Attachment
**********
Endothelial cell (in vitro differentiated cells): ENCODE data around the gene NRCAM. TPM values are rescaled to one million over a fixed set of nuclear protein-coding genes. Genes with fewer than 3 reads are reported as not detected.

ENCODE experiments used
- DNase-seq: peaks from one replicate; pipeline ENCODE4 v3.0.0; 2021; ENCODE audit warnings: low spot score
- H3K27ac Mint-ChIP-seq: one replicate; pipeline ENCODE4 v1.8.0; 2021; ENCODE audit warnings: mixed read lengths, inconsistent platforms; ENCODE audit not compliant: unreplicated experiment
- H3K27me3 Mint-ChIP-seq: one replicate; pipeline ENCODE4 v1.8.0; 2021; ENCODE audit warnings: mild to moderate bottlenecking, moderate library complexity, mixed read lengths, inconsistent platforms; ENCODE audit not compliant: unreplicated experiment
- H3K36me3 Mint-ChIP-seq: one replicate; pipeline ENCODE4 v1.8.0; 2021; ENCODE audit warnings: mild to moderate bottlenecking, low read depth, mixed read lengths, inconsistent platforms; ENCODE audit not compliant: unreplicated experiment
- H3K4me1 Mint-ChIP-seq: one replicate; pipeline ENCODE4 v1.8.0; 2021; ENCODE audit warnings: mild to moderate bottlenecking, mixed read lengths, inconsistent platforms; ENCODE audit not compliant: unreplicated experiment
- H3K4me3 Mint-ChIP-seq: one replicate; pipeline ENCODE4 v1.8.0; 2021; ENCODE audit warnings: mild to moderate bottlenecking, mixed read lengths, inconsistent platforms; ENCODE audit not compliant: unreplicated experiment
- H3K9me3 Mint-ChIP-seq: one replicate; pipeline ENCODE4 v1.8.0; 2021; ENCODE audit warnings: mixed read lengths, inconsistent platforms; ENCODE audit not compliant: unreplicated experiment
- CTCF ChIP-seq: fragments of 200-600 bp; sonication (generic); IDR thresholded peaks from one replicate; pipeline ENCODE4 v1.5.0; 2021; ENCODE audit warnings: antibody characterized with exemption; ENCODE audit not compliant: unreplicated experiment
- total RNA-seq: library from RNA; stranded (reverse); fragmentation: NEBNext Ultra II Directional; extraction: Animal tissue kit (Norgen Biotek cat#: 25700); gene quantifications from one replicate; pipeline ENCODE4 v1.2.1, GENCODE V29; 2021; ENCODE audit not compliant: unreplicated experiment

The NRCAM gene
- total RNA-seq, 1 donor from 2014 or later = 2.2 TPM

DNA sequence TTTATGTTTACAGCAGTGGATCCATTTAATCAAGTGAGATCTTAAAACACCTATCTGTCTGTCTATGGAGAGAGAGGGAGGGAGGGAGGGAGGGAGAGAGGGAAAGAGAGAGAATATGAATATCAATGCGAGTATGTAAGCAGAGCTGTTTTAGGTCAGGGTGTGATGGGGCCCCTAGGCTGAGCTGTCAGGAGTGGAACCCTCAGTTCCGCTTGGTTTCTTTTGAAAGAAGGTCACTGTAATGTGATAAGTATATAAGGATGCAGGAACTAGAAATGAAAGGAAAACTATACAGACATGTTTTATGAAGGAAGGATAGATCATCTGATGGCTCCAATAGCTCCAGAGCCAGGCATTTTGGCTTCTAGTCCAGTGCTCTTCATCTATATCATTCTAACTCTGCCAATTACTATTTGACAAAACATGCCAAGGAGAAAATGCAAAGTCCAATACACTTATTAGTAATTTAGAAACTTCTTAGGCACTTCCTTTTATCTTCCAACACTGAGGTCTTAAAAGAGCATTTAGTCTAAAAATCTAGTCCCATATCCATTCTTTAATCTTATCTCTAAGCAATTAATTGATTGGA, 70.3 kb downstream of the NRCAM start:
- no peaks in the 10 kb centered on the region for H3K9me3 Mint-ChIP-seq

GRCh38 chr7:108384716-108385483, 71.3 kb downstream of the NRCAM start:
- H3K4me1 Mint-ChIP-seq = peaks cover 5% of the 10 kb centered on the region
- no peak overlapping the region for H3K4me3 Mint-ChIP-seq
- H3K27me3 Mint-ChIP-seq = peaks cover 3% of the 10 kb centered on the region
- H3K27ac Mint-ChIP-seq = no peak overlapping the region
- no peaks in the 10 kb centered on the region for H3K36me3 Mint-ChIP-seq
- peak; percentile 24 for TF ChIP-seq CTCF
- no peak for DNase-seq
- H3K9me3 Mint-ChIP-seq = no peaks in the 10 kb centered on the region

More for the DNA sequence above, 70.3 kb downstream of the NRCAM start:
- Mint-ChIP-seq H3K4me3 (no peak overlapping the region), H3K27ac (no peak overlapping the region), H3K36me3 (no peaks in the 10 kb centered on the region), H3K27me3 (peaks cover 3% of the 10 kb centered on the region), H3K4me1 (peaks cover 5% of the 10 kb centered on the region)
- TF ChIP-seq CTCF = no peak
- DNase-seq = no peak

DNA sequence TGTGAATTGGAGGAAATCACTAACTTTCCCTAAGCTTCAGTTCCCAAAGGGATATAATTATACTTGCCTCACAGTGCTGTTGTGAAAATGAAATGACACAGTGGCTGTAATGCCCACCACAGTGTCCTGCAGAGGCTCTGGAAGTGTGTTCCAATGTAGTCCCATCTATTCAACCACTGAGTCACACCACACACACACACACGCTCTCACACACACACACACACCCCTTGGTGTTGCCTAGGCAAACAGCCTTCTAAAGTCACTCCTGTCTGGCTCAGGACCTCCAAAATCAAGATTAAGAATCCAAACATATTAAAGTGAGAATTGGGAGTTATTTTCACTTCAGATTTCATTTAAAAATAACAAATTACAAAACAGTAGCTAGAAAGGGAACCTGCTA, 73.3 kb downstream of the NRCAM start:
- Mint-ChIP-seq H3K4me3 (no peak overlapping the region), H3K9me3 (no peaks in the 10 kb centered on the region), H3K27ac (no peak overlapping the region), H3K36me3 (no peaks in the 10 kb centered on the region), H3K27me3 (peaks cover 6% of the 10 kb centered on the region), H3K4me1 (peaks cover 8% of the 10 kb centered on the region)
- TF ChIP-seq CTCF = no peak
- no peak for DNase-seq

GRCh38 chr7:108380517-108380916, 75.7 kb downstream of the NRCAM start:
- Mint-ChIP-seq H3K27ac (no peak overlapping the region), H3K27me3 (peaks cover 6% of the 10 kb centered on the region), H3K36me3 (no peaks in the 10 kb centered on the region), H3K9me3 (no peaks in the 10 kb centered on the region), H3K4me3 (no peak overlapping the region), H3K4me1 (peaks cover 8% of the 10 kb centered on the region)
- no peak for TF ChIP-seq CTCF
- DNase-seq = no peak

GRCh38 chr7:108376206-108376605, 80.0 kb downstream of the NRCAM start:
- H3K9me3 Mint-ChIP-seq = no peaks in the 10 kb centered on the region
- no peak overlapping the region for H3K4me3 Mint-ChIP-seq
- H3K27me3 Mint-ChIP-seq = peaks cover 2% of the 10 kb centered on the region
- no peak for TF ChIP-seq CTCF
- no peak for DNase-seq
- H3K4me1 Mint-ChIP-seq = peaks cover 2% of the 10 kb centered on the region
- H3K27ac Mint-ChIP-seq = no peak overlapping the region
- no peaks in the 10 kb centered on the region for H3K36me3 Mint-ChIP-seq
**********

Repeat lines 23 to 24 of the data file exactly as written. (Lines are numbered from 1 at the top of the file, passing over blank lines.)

- no peak for DNase-seq
- H3K9me3 Mint-ChIP-seq = no peaks in the 10 kb centered on the region